Charge State Dependent Fragmentation of Gaseous α-Synuclein Cations via Ion Trap and Beam-Type Collisional Activation

Int J Mass Spectrom. 2009 Jun 1;283(1-3):9-16. doi: 10.1016/j.ijms.2008.12.007.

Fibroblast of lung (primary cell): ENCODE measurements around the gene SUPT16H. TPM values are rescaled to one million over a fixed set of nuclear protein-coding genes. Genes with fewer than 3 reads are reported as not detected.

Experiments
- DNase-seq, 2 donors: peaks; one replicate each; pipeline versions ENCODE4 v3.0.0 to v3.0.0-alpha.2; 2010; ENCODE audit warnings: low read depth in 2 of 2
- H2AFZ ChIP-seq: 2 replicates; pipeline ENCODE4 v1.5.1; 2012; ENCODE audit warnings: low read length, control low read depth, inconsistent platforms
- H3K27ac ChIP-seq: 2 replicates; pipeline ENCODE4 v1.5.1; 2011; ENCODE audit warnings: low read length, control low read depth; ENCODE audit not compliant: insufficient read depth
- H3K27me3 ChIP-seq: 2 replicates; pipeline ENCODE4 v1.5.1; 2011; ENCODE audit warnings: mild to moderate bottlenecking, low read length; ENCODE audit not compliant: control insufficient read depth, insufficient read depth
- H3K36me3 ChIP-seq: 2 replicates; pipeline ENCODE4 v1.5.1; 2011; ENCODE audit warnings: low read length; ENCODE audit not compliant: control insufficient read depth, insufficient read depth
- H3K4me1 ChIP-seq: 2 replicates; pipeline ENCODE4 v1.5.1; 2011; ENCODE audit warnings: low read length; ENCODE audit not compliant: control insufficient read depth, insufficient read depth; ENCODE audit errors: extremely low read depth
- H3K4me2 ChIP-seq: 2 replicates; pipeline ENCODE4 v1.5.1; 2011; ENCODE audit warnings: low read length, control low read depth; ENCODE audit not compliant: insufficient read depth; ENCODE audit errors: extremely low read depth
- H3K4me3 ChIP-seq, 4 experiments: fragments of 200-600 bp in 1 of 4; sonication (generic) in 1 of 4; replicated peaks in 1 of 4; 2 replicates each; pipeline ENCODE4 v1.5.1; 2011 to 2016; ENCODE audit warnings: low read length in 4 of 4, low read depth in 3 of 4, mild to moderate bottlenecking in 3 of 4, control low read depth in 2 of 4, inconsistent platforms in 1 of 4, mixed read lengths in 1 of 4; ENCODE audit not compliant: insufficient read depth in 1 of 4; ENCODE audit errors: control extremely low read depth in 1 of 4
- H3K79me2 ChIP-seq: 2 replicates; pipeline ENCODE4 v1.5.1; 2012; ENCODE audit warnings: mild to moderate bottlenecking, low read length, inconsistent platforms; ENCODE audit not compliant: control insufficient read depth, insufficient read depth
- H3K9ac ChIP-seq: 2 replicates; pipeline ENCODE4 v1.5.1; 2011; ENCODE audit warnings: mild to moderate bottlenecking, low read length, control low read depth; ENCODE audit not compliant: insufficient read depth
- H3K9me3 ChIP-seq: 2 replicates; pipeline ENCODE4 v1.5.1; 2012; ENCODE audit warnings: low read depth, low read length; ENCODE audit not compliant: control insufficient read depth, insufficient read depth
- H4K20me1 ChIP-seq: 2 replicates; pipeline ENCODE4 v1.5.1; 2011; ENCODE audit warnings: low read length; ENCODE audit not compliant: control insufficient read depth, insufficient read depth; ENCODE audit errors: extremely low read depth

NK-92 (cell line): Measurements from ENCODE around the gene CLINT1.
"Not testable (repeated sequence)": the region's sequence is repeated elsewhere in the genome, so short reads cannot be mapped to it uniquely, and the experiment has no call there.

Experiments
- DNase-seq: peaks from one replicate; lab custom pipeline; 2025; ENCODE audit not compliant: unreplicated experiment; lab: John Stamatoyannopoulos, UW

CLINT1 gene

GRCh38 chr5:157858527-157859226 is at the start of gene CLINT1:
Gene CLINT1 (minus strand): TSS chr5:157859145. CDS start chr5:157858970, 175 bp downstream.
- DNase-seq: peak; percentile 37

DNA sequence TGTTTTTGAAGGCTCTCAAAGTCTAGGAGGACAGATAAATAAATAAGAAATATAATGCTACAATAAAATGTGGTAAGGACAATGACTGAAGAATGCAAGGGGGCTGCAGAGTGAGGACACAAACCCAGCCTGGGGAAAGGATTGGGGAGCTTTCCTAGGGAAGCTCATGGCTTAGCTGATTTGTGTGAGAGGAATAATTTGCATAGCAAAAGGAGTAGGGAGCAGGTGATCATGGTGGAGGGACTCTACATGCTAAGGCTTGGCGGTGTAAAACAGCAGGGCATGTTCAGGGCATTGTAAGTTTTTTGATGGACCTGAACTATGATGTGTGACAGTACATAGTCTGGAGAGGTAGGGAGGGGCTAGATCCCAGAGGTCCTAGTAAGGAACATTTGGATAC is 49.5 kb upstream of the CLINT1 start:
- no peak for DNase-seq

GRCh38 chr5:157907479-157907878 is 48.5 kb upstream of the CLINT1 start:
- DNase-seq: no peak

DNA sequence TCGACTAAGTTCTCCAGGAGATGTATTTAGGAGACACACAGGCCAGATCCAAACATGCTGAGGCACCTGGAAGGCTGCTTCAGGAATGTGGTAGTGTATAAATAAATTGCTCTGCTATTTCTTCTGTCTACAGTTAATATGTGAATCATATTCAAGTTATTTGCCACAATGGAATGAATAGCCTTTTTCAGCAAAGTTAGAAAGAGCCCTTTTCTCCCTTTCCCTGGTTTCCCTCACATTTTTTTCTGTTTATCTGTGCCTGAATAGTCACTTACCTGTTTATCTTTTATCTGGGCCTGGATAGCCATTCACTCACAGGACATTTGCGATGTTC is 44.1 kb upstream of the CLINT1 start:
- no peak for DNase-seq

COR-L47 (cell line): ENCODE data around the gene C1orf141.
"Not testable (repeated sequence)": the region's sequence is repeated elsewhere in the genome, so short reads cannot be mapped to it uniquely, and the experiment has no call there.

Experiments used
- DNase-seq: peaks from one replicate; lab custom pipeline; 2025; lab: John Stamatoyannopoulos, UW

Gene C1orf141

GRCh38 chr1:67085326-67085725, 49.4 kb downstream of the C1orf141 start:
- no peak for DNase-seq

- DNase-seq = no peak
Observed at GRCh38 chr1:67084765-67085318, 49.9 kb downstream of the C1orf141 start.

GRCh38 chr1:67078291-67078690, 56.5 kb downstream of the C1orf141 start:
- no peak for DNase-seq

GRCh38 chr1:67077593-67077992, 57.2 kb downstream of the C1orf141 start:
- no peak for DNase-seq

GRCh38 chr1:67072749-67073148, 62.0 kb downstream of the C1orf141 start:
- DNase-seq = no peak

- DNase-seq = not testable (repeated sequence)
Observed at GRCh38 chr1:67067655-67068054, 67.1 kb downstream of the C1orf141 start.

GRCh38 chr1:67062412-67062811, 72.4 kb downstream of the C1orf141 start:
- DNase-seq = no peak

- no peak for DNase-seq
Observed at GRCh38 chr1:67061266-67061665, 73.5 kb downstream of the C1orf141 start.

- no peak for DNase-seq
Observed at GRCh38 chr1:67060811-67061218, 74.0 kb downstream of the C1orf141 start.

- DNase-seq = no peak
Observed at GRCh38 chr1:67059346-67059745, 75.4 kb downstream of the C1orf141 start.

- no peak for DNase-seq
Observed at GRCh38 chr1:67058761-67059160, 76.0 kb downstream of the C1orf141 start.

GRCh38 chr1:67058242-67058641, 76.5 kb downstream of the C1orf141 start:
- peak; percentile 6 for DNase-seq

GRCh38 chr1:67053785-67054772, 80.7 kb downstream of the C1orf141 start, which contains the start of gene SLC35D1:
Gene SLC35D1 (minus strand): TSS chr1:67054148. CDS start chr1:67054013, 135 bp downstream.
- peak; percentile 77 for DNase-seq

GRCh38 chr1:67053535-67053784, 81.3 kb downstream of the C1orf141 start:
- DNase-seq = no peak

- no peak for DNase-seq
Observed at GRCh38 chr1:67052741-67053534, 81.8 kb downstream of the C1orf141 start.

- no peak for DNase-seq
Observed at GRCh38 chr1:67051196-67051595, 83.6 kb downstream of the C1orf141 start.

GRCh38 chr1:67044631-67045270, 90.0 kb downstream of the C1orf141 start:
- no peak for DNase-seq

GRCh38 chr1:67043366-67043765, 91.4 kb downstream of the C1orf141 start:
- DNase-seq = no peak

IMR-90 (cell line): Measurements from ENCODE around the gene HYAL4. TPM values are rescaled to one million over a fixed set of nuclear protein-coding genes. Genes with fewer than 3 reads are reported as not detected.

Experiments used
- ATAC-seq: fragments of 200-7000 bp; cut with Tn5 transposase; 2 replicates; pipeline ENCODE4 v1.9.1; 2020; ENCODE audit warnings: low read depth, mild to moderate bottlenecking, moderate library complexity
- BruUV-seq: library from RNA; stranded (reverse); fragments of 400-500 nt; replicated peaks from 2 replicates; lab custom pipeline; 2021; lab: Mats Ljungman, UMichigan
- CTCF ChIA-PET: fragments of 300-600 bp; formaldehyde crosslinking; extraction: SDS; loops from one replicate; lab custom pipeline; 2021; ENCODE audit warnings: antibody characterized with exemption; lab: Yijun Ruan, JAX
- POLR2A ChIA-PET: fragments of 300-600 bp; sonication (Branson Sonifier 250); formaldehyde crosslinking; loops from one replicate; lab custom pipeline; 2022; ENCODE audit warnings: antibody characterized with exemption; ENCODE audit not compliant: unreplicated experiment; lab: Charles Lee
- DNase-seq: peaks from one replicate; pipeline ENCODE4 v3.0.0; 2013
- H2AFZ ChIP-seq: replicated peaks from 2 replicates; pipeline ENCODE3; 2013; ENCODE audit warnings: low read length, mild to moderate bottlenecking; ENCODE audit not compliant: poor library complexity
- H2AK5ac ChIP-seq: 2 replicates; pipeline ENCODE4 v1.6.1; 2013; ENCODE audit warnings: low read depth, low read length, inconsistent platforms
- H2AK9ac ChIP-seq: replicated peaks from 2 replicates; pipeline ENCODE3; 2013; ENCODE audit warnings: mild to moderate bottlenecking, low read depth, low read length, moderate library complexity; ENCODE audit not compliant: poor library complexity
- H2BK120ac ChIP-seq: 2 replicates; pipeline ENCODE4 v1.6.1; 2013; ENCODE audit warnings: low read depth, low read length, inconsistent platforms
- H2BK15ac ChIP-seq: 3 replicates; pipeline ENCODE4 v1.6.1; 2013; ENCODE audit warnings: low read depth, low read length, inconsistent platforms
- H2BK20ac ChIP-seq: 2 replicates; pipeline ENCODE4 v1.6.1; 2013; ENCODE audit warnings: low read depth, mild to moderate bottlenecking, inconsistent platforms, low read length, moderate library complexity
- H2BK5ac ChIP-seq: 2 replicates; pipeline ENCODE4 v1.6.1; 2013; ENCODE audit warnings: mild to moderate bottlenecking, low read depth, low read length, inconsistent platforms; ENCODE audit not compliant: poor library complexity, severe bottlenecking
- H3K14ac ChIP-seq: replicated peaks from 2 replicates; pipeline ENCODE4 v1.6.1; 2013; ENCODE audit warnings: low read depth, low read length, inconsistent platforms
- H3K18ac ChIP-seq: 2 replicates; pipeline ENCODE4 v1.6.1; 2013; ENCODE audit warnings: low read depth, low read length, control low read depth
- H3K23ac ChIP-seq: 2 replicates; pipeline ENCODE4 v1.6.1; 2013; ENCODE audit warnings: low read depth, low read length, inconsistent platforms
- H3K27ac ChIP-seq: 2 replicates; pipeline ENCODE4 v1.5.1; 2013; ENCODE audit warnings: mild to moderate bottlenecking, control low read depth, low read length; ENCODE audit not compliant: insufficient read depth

Ions derived from nano-electrospray ionization (nano-ESI) of α-synuclein, a 14.5 kDa, 140 amino acid residue protein that is a major component of the Lewy bodies associated with Parkinson's disease, have been subjected to ion trap and beam-type collisional activation. The former samples products from fragmentation at rates generally lower than 100 s(-1) whereas the latter samples products from fragmentation at rates generally greater than 10(3) s(-1). A wide range of protein charge states spanning from as high as [M+17H](17+) to as low as [M+4H](4+) have been formed either directly from nano-ESI or via ion/ion proton transfer reactions involving the initially formed protein cations and have been subjected to both forms of collision-induced dissociation (CID). The extent of sequence information (i.e., number of distinct amide bond cleavages) available from either CID method was found to be highly sensitive to protein precursor ion charge state. Furthermore, the relative contributions of the various competing dissociation channels were also dependent upon precursor ion charge state. The qualitative trends in the changes in extent of amide bond cleavages and identities of bonds cleaved with precursor ion charge state were similar for two forms of CID. However, for every charge state examined, roughly twice the primary sequence information resulted from beam-type CID relative to ion trap CID. For example, evidence for cleavage of 86% of the protein amide bonds was observed for the [M+9H](9+) precursor ion using beam-type CID whereas 41% of the bonds were cleaved for the same precursor ion using ion trap CID. The higher energies required to drive fragmentation reactions at rates necessary to observe products in the beam experiment access more of the structurally informative fragmentation channels, which has important implications for whole protein tandem mass spectrometry.